With recent surveys showing that many of the millions of aging Baby Boomers want to stay in their homes after retirement, builders and remodelers are peppering the houses they build with many age-in-place features.

There are 30 million boomers between the crucial ages of 47 and 58.

"Builders and remodelers have their finger on the pulse of today's largest home-buying population: Baby Boomers who want their homes designed so that they can gracefully age in place," said Bobby Rayburn, National Association of Home Builders president, and a home and apartment builder from Jackson, Miss. "Regardless of age or lifestyle choices, every American should have the option to live in a home that is comfortable, and allows them to maintain their independence and integrity."

NAHB says builders are more conscientious of Boomers' needs and are including the following features in new homes:

  • A bedroom and bathroom on the first floor. With a full bathroom and the master bedroom on the main floor, older homeowners who have trouble going up and down the stairs don't have to worry about the ups and downs -- literally.
  • Controls and handles that are easy to use and conveniently located. Raised electrical outlets, electrical switches positioned lower than normal, and thermostats with large, easy to read numbers make it easier for older residents.
  • Entrances that are step-free. Providing at least one entrance that doesn't have steps.
  • Extra space to move about. Wider doors and hallways will make the house more accessible.
  • Larger bathrooms, equipped with safety features. Bigger bathrooms make it easier for those who have walkers, crutches, and wheelchairs. And grab bars are essential for stability and preventing falls.
  • Better lighting. As eyesight dulls, appropriate lighting is essential. Additionally, multiple controls can limit the number of trips to turn the lights on and off. Adjustable controls and dimmers can help prevent glare.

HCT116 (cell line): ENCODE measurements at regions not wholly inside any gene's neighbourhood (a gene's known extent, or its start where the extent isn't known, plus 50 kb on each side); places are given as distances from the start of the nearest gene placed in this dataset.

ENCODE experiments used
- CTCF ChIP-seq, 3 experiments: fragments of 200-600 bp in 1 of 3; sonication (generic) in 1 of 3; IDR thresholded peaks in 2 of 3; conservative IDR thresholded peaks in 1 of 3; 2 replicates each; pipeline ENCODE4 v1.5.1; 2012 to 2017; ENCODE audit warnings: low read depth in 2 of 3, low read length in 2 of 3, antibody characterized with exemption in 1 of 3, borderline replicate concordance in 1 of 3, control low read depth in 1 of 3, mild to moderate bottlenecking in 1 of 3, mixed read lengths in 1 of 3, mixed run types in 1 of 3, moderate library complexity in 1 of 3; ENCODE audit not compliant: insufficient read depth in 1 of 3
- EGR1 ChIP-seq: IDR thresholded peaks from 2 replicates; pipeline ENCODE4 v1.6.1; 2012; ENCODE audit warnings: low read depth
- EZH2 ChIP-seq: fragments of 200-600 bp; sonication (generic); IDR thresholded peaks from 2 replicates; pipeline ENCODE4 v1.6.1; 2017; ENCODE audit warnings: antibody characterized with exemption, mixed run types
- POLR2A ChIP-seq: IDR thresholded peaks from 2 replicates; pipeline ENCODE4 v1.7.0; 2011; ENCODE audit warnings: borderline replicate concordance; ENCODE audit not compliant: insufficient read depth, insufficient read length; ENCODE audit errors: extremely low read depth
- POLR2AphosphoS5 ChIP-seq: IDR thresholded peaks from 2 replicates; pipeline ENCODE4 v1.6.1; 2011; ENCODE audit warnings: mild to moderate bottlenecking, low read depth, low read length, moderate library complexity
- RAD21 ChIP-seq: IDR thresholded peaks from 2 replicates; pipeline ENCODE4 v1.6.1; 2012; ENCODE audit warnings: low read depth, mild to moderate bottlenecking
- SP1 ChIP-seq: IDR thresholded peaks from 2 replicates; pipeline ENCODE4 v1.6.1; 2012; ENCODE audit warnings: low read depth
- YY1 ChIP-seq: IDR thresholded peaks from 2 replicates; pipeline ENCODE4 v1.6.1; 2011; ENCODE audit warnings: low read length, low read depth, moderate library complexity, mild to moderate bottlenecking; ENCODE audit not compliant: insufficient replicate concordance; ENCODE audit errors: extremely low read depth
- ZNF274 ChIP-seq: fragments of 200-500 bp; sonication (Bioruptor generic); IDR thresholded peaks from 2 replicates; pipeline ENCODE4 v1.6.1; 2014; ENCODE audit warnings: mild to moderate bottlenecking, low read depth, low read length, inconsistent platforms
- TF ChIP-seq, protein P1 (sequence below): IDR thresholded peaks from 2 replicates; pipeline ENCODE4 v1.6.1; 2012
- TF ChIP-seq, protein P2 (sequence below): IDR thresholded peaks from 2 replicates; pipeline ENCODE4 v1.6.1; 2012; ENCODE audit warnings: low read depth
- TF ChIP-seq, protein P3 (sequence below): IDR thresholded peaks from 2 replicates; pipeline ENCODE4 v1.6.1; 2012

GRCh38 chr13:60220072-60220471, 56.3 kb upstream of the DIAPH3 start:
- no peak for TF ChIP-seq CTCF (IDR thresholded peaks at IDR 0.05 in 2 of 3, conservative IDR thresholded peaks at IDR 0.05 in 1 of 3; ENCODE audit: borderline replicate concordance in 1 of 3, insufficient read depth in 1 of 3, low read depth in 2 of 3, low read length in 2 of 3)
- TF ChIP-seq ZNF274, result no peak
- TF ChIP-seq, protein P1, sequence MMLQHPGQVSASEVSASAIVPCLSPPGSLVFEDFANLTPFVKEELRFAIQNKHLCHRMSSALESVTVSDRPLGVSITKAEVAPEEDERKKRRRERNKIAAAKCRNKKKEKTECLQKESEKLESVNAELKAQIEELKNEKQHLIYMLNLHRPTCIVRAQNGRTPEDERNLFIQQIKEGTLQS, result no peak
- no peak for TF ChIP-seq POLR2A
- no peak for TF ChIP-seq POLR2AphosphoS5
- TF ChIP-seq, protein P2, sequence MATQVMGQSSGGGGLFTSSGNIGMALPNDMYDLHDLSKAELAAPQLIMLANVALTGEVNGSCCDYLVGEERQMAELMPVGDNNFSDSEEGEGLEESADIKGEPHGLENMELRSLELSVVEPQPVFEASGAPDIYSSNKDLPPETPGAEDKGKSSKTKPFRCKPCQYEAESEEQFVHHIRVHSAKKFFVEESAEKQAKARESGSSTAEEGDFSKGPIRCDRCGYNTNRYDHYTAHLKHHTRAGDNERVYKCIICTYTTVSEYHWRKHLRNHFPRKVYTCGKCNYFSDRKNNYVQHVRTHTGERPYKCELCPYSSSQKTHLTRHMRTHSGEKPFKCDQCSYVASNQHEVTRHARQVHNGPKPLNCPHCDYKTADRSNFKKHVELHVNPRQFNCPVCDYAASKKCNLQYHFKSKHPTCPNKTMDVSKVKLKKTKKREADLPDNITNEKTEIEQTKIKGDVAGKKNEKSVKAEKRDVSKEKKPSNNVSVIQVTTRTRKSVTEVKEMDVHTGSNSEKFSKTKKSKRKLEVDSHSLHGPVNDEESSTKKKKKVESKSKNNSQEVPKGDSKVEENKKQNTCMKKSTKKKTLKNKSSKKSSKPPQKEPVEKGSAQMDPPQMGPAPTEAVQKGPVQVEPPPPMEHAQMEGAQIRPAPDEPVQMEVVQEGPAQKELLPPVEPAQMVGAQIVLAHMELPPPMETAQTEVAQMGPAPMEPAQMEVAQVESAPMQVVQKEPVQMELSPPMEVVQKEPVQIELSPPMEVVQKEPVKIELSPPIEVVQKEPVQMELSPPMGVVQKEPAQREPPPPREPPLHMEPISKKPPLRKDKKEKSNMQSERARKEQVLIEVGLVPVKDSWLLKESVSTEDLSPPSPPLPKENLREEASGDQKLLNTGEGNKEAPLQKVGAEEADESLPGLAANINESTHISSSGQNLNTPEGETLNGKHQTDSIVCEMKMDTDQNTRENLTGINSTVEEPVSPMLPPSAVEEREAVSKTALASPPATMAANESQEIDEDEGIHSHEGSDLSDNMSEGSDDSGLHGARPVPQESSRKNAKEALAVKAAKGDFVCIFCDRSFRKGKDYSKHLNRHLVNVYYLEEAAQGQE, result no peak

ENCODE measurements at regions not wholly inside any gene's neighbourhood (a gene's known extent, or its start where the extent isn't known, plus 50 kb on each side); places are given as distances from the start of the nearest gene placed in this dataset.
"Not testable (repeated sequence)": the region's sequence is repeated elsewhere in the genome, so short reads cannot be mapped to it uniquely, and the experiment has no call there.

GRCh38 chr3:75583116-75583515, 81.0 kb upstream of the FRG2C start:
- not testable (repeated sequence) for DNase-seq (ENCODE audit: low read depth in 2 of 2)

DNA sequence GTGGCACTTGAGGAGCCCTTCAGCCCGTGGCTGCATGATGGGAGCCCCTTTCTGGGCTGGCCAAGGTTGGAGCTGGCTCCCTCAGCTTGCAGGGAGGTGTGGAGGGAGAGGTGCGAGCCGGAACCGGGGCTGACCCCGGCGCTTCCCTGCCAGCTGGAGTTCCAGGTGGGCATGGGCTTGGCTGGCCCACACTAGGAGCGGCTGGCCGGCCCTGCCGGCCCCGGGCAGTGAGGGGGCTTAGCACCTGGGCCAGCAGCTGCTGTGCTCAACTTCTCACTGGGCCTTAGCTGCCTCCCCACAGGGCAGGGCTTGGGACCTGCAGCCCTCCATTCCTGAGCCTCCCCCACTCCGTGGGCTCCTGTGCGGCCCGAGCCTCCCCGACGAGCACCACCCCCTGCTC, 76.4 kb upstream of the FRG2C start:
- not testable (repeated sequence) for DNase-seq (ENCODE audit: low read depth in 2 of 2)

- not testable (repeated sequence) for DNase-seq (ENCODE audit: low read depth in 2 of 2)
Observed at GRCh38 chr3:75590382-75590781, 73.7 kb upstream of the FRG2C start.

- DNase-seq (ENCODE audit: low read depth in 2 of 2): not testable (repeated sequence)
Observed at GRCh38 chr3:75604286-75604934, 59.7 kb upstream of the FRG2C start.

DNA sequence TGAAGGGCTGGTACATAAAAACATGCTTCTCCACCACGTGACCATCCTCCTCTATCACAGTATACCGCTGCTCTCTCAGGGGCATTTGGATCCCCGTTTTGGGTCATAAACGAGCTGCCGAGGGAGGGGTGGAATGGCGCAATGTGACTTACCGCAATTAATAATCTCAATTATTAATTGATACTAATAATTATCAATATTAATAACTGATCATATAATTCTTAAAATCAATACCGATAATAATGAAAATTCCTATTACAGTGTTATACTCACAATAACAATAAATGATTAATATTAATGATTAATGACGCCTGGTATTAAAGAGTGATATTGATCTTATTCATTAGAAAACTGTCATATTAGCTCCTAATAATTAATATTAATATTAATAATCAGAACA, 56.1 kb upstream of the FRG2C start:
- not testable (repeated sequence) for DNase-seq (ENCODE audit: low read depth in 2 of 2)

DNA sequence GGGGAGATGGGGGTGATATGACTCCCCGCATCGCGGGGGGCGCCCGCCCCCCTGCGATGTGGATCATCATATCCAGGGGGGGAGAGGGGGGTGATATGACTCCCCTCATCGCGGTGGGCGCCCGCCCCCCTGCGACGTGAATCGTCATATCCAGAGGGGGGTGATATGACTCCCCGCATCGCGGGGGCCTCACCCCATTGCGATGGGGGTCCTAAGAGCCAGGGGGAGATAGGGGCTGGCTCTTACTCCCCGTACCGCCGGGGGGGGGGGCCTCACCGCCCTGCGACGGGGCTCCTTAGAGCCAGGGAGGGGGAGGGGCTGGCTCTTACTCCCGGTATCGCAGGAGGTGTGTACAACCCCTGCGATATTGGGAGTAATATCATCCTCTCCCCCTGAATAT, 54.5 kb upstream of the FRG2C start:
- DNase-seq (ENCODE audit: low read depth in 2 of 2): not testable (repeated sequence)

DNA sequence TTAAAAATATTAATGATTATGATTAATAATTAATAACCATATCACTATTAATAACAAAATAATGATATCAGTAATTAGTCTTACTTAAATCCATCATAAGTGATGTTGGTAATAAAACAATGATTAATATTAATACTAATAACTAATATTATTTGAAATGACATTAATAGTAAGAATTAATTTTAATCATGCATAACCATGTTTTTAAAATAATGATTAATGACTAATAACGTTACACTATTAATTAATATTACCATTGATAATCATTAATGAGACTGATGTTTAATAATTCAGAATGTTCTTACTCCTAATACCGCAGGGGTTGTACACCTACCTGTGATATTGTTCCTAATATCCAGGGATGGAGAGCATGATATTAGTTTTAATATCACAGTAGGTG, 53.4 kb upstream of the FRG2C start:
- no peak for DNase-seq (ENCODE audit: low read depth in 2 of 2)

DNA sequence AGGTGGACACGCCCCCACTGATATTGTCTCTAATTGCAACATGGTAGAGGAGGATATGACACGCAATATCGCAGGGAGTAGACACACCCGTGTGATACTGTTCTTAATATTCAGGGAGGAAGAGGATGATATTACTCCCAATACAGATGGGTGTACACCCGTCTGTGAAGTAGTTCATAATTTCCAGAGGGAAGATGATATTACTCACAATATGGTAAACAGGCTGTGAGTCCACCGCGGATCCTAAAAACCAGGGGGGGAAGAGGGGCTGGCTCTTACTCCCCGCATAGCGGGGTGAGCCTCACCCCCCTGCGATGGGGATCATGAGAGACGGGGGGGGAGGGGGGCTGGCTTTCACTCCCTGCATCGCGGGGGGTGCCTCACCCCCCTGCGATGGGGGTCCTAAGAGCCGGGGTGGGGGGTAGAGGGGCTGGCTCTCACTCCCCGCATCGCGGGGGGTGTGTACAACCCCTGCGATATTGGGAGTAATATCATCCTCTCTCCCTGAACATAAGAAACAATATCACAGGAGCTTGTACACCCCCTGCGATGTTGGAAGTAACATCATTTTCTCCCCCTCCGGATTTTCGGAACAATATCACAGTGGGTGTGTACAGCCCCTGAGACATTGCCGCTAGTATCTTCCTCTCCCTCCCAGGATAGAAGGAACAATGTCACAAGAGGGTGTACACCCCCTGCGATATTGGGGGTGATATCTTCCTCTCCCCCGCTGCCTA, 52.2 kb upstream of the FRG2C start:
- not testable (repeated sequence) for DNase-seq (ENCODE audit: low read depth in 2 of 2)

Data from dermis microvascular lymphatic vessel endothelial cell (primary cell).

Bill Lurz, senior editor of Professional Builder magazine, reported in a June 1, 2004, article that those in the 47 to 58 age bracket (termed "nexers" because they are the next generation in the market for active adult housing) have a specific set of needs, including:

  • Maintenance-free homes. They don't want all the traditional responsibilities attached to homeownership. They want someone else to take care of the chores so they can focus on new careers and hobbies.
  • Everything close by. They want services and entertainment right at hand so they don't have to spend a lot of time driving to restaurants, theaters, coffee shops, shopping, etc. They want these services right where they live. Along those lines, many in this age group harbor fond memories of small towns where they grew up, and long to simplify their lives and capture the hometown experience.
  • Living large, but with fewer rooms. They don't want the extra, unused rooms. Instead, they want lived-in rooms to be bigger and more comfortable. They want space used more efficiently and want fewer walls and more openness throughout the house, specifically, large great rooms off an open kitchen, where they can entertain.

And when it comes to where active adults (those between 55 and 74) are buying, they tend to gravitate toward suburban areas near metropolitan markets. The top county for these homeowners was Sumter County, Florida., according to the 2000 U.S. Census Bureau. Some 61.6 percent of homeowners ages 55 to 74 bought a home in the Florida County since 1995. Nye County, Nevada, and Archuleta County, Colorado, took the second and third spots.

"About three-quarters of the active adult communities that are built, are in close-in suburbs or outer suburbs, although downtown areas are steadily gaining popularity," said Bonnie Solomon, chair of the NAHB Seniors Housing Council and a vice president of several retirement communities in St. Louis and Kansas City, Missouri, and Atlanta. "Builders are simply responding to the market demand."

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